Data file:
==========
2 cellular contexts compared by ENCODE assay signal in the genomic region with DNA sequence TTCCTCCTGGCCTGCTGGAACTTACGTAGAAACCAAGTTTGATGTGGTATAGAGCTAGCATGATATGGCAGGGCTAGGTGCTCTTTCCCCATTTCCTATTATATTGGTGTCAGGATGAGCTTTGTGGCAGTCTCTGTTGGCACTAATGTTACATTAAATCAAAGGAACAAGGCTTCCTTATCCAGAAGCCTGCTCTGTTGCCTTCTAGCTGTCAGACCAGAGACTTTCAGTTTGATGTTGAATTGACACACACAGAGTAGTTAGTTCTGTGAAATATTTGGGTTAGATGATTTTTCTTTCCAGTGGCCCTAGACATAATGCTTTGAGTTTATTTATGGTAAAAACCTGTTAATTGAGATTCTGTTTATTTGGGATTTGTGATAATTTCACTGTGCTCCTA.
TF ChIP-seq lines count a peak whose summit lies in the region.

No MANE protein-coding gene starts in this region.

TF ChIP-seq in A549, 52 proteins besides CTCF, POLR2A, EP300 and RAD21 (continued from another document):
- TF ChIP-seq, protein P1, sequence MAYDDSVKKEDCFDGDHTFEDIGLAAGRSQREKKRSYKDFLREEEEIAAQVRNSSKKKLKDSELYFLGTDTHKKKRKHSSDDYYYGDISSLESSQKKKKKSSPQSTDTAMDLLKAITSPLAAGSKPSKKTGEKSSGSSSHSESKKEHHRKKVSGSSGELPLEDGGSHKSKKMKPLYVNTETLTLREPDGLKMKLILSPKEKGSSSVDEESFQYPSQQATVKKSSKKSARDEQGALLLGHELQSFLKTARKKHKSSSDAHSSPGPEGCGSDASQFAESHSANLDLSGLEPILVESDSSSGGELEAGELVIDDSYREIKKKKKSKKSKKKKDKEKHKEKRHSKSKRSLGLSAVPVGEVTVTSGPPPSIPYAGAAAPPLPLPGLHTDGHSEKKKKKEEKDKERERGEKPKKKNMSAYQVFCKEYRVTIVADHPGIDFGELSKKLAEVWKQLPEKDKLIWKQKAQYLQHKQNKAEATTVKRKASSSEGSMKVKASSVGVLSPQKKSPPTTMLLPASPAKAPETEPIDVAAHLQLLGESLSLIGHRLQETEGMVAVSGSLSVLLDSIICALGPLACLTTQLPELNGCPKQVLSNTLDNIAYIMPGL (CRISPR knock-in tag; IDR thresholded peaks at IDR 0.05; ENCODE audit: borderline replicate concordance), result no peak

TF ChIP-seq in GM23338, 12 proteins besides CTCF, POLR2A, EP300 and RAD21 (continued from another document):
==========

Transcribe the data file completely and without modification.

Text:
2 cellular contexts compared by ENCODE assay signal in the genomic region with DNA sequence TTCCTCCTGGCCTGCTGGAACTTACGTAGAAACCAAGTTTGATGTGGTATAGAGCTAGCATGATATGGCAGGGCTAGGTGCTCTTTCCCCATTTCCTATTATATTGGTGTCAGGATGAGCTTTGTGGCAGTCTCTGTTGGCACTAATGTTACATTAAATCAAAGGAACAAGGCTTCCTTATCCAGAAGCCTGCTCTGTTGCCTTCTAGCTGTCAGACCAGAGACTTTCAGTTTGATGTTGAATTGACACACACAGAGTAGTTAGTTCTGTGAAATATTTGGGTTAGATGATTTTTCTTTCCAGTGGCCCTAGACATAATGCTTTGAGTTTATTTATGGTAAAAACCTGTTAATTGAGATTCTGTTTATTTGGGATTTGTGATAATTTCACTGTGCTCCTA.
TF ChIP-seq lines count a peak whose summit lies in the region.

No MANE protein-coding gene starts in this region.

TF ChIP-seq in A549, 52 proteins besides CTCF, POLR2A, EP300 and RAD21 (continued from another document):
- TF ChIP-seq, protein P1, sequence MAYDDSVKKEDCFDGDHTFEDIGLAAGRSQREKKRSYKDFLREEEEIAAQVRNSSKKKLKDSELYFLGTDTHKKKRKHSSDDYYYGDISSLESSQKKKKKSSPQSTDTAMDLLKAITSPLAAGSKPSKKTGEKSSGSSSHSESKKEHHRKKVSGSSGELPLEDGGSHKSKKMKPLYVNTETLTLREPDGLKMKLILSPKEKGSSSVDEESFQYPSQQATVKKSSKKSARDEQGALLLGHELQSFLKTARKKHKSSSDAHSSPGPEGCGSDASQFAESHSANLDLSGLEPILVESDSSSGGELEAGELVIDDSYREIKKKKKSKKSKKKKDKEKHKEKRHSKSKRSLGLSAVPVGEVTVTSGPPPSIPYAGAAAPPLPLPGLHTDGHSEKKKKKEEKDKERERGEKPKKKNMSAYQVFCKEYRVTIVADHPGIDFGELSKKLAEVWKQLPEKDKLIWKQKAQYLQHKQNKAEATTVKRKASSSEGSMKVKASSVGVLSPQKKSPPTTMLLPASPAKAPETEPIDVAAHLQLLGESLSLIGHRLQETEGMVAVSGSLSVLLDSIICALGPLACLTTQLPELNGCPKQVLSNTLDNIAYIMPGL (CRISPR knock-in tag; IDR thresholded peaks at IDR 0.05; ENCODE audit: borderline replicate concordance), result no peak

TF ChIP-seq in GM23338, 12 proteins besides CTCF, POLR2A, EP300 and RAD21 (continued from another document):